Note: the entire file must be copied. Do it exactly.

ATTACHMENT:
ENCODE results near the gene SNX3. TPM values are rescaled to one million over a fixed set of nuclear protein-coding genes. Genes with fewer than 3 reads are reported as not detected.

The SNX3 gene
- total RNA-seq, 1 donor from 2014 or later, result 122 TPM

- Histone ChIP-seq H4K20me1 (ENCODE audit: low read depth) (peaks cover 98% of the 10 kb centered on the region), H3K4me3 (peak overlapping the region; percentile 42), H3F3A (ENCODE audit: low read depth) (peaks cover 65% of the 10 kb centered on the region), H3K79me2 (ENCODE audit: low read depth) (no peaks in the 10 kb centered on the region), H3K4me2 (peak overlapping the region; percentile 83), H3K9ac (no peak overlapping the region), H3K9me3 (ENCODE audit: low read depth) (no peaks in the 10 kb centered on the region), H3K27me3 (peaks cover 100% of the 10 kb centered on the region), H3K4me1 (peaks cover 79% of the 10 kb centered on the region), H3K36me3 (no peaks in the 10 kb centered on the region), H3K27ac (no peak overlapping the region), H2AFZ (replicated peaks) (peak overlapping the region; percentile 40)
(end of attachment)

ENCODE results near the gene SNX3. TPM values are rescaled to one million over a fixed set of nuclear protein-coding genes. Genes with fewer than 3 reads are reported as not detected.

The SNX3 gene
- total RNA-seq, 1 donor from 2014 or later, result 122 TPM

- Histone ChIP-seq H4K20me1 (ENCODE audit: low read depth) (peaks cover 98% of the 10 kb centered on the region), H3K4me3 (peak overlapping the region; percentile 42), H3F3A (ENCODE audit: low read depth) (peaks cover 65% of the 10 kb centered on the region), H3K79me2 (ENCODE audit: low read depth) (no peaks in the 10 kb centered on the region), H3K4me2 (peak overlapping the region; percentile 83), H3K9ac (no peak overlapping the region), H3K9me3 (ENCODE audit: low read depth) (no peaks in the 10 kb centered on the region), H3K27me3 (peaks cover 100% of the 10 kb centered on the region), H3K4me1 (peaks cover 79% of the 10 kb centered on the region), H3K36me3 (no peaks in the 10 kb centered on the region), H3K27ac (no peak overlapping the region), H2AFZ (replicated peaks) (peak overlapping the region; percentile 40)